Lydia Jenkin is an entertainment feature writer for the New Zealand Herald.

Album Review: Roots Manuva, 4everevolution

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Album cover for 4everevolution. Photo / Supplied
Album cover for 4everevolution. Photo / Supplied

On his fifth album proper, quintessentially British hip-hop artist Roots Manuva (Rodney Smith) has gone all out. The first thing you notice is that it's 19 tracks long, stretching to almost an hour - which is lengthy in the age of 35-minute, no-filler wonders. Has the musical social-commentator gone a little self-indulgent? Thankfully, no. His rhymes are as cutting and decisive as ever, imbued with a grinning Brit-Jamaican humour. He's still slamming the greedy and corrupt (Skid Valley), the apathetic and soulless, but there's a more mischievous side too, jibing men in love with their computers, or lamenting with steel pans on dysfunctional love song Wha Mek?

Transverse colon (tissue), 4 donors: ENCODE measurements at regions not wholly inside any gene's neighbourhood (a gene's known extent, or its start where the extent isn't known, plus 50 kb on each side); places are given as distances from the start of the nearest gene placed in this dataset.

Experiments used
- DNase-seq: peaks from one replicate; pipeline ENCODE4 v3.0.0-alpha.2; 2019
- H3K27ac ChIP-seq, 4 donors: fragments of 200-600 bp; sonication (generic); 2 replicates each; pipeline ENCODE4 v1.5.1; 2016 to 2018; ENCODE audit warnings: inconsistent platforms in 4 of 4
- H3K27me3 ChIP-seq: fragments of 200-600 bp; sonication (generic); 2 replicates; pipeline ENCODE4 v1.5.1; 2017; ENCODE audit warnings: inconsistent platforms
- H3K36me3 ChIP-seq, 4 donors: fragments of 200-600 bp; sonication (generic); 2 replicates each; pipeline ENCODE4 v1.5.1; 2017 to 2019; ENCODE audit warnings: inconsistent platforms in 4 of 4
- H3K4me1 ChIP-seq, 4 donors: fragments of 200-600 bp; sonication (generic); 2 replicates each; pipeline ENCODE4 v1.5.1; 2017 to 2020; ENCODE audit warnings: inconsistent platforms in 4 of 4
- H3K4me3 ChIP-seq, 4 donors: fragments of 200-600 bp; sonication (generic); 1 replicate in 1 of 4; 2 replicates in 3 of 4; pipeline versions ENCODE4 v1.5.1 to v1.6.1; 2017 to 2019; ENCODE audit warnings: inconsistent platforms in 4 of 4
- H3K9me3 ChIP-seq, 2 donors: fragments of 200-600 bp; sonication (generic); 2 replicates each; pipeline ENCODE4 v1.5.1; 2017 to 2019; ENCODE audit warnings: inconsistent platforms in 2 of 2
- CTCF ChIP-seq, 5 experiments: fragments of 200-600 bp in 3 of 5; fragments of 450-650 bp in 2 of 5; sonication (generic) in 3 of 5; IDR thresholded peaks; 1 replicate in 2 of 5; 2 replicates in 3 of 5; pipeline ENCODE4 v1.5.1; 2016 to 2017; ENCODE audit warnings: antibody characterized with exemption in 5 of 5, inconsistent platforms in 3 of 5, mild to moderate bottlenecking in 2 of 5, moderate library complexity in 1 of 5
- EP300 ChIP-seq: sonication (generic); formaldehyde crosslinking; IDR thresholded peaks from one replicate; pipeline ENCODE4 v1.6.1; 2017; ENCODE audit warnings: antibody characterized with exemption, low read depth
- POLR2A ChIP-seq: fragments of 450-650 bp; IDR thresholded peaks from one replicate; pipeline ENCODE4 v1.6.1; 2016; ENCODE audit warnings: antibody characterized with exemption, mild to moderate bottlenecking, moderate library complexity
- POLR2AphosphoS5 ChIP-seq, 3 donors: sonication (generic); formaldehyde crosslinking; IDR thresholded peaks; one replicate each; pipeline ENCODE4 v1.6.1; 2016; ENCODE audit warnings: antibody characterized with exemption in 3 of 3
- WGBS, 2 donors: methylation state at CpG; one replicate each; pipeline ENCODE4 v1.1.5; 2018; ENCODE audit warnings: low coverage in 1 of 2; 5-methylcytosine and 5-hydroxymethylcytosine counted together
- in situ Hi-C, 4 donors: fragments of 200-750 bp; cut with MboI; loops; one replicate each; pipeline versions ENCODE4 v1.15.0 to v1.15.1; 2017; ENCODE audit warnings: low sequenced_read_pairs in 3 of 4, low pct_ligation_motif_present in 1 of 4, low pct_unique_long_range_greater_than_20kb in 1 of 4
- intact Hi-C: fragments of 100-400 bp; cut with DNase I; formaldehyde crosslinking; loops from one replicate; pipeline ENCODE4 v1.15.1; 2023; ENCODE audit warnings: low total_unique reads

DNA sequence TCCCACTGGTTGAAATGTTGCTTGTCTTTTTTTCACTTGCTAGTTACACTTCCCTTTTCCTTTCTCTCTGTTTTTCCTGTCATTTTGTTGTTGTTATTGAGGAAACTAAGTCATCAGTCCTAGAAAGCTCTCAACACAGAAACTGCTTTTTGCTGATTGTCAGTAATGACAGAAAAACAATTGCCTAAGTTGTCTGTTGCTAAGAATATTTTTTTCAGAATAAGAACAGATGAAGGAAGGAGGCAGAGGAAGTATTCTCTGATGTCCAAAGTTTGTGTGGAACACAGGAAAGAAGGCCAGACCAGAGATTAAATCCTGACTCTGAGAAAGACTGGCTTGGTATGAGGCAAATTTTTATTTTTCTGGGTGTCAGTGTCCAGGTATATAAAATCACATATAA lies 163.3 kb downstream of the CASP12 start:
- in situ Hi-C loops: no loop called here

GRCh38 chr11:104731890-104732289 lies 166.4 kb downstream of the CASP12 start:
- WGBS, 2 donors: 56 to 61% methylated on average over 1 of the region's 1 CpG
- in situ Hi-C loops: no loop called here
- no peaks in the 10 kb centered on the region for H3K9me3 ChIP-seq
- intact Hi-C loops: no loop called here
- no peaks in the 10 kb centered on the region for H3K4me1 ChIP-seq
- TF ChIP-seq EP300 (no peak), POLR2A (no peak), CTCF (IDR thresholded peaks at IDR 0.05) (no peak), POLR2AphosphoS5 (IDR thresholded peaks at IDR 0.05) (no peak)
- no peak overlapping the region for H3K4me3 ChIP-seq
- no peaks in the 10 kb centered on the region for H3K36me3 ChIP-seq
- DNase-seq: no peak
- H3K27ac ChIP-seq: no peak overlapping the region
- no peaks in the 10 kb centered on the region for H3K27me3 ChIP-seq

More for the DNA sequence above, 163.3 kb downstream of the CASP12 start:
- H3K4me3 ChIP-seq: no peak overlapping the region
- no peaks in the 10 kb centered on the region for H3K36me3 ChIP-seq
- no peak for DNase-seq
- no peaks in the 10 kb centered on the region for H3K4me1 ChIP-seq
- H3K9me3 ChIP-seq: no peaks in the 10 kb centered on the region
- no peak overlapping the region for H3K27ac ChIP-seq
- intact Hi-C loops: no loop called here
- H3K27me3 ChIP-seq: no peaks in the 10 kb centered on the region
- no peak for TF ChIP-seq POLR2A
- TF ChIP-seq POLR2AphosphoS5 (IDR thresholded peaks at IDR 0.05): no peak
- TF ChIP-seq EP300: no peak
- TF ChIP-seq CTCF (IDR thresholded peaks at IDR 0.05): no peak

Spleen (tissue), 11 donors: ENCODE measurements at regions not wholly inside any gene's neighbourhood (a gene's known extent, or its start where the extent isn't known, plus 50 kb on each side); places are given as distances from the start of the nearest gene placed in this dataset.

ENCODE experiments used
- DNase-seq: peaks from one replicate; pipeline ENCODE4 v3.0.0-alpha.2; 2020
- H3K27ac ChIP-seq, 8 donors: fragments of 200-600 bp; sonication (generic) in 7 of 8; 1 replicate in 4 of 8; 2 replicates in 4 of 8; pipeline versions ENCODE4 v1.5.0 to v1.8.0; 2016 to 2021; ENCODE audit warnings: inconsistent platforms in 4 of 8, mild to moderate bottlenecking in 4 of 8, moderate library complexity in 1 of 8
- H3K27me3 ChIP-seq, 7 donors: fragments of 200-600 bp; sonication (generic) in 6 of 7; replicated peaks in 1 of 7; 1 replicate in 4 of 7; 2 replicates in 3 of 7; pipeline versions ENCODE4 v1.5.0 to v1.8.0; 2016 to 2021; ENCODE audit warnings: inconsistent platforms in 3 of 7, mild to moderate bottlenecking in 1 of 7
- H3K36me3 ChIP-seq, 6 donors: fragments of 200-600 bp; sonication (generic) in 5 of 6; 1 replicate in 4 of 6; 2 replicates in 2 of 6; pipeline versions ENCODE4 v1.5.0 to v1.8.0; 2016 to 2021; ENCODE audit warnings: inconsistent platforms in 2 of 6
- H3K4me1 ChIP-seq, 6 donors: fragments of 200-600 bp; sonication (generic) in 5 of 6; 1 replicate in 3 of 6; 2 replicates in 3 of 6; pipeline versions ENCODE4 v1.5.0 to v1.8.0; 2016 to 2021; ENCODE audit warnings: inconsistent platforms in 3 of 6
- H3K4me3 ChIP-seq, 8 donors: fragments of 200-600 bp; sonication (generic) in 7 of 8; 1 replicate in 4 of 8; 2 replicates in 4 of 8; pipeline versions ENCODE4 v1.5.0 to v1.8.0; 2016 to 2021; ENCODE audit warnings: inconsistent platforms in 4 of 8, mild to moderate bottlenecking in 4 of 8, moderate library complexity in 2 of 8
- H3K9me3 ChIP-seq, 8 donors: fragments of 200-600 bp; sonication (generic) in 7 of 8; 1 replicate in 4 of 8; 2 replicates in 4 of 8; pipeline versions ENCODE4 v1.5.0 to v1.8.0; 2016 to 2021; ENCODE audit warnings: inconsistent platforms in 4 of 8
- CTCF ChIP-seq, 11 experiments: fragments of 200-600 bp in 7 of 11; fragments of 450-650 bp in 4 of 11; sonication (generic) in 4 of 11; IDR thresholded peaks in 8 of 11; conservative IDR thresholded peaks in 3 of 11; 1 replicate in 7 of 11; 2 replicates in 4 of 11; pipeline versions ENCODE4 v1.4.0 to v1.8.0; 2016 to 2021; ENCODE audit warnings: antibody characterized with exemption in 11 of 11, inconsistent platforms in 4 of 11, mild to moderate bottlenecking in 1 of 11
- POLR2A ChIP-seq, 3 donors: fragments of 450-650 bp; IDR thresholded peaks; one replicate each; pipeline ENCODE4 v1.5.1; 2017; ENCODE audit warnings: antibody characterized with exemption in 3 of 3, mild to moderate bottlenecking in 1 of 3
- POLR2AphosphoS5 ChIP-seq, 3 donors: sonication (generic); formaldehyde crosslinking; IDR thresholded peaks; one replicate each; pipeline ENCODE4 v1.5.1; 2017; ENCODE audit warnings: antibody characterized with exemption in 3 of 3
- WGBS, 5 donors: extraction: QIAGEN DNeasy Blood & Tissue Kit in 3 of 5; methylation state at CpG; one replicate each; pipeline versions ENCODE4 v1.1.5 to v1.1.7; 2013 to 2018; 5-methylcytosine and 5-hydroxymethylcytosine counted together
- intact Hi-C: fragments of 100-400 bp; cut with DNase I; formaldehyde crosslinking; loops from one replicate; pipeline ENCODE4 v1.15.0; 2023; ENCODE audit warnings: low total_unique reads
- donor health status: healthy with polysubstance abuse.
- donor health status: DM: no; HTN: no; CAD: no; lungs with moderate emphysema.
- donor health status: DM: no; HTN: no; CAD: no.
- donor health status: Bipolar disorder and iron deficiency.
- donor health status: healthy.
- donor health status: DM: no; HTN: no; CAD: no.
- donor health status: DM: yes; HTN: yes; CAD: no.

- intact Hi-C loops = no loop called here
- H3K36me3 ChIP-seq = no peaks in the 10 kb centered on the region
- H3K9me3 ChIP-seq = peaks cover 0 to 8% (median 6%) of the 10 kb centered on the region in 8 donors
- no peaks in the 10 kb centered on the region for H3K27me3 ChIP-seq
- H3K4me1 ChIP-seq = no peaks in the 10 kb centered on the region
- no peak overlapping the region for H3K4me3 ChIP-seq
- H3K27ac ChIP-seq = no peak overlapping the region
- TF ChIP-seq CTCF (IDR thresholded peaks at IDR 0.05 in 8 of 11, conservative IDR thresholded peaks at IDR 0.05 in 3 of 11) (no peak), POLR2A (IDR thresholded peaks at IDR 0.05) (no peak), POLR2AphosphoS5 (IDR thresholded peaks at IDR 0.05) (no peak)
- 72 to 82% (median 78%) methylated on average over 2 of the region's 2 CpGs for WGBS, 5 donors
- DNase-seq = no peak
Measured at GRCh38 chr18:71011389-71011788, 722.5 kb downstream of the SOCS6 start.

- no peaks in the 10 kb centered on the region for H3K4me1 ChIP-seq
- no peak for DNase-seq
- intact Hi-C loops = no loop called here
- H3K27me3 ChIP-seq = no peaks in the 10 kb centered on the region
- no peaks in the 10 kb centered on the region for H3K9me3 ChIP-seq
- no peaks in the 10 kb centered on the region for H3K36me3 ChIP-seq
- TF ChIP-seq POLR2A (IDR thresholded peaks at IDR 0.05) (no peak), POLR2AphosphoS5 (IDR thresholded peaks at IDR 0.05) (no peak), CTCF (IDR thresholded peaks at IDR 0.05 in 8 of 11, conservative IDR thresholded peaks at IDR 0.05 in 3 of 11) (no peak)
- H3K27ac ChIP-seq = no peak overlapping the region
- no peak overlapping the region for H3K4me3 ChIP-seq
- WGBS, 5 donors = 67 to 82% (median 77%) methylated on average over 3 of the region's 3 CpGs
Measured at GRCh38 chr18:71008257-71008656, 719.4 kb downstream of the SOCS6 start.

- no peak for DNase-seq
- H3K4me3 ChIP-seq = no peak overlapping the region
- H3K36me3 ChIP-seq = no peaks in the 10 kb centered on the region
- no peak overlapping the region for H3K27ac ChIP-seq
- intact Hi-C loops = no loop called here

Approaching 40, there's a sense that he's thrown caution to the wind and is experimenting joyfully with mixing his trademark electronic beats and live instrumentation. The influences run through bubbling reggae, deep funk, dubstep, dancehall and disco, with the occasional ballad thrown in. He relocated to Sheffield before beginning work on the album, and has been occasionally collaborating with South Yorkshire neighbour and cheeky dance producer
Toddla T.

There are also appearances from Australian producers Dizz1 and Monkeymarc, along with an eye-opening turn from newcomer vocalist Elan Tamara on The Path. It's a pretty varied and adventurous mix, and it's definitely fresh, but occasionally the blends don't fully succeed, and the sound beds become overwhelming or distracting.

Stars: 3.5/5
Verdict: Fresh and mischievous turn from elder Brit-hopper

-TimeOut

- NZ Herald

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